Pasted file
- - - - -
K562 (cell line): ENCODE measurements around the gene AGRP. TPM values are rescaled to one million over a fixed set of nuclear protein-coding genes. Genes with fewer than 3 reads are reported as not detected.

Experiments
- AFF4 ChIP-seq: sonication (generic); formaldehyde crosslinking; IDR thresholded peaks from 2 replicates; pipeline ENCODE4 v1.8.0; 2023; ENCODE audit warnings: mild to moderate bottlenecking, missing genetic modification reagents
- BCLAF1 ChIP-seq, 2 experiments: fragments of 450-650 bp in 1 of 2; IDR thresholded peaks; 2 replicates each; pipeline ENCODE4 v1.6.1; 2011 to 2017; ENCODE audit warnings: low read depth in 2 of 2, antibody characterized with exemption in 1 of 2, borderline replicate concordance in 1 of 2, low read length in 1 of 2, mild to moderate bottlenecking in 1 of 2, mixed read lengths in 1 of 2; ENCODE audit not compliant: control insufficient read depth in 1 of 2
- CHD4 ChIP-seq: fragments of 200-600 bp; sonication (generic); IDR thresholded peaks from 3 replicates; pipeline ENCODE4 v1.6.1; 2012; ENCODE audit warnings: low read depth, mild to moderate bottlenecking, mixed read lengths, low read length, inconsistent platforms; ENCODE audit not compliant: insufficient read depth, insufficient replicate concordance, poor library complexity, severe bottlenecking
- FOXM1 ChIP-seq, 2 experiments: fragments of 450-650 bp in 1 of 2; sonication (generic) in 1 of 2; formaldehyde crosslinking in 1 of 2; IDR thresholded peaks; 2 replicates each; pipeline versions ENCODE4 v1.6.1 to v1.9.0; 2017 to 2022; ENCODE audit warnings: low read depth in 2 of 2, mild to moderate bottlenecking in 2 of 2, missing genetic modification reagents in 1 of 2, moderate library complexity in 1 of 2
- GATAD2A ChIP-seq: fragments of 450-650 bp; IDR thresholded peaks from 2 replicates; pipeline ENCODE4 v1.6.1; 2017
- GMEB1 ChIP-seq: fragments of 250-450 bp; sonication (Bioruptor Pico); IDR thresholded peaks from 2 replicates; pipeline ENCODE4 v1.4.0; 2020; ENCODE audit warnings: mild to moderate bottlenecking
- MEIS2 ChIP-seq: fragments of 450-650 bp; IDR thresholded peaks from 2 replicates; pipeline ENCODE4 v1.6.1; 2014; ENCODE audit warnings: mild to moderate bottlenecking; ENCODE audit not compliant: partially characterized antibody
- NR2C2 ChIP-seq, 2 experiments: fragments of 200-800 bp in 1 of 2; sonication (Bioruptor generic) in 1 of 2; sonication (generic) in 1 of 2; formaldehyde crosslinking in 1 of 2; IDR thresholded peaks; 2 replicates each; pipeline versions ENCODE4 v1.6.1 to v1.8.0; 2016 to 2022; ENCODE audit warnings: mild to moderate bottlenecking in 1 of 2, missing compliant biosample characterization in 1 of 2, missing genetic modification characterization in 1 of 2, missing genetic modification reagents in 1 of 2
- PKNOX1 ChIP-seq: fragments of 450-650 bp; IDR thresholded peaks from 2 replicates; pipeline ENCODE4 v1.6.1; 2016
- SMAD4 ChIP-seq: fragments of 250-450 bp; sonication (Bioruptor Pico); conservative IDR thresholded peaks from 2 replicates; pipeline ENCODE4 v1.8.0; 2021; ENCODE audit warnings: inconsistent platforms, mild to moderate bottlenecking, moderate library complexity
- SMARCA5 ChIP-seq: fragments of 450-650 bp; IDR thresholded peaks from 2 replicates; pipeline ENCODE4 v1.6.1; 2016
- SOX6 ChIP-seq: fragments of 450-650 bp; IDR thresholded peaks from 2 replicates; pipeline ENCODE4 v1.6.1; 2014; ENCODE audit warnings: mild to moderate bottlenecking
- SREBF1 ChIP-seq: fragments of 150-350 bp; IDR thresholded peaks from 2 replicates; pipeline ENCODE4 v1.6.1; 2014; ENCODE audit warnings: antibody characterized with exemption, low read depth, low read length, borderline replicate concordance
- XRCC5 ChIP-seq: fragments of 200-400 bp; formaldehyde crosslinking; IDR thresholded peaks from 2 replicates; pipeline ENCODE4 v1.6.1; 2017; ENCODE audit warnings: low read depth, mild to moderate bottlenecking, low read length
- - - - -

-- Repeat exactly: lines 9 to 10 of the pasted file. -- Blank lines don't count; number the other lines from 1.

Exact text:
- MEIS2 ChIP-seq: fragments of 450-650 bp; IDR thresholded peaks from 2 replicates; pipeline ENCODE4 v1.6.1; 2014; ENCODE audit warnings: mild to moderate bottlenecking; ENCODE audit not compliant: partially characterized antibody
- NR2C2 ChIP-seq, 2 experiments: fragments of 200-800 bp in 1 of 2; sonication (Bioruptor generic) in 1 of 2; sonication (generic) in 1 of 2; formaldehyde crosslinking in 1 of 2; IDR thresholded peaks; 2 replicates each; pipeline versions ENCODE4 v1.6.1 to v1.8.0; 2016 to 2022; ENCODE audit warnings: mild to moderate bottlenecking in 1 of 2, missing compliant biosample characterization in 1 of 2, missing genetic modification characterization in 1 of 2, missing genetic modification reagents in 1 of 2